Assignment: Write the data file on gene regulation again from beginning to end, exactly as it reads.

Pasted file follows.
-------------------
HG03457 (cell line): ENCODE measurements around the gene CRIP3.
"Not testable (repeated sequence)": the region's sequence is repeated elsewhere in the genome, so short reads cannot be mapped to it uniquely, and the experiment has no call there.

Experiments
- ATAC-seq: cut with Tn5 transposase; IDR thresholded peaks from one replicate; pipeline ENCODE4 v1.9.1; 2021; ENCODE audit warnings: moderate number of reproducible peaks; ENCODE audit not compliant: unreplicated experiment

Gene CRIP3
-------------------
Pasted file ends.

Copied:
HG03457 (cell line): ENCODE measurements around the gene CRIP3.
"Not testable (repeated sequence)": the region's sequence is repeated elsewhere in the genome, so short reads cannot be mapped to it uniquely, and the experiment has no call there.

Experiments
- ATAC-seq: cut with Tn5 transposase; IDR thresholded peaks from one replicate; pipeline ENCODE4 v1.9.1; 2021; ENCODE audit warnings: moderate number of reproducible peaks; ENCODE audit not compliant: unreplicated experiment

Gene CRIP3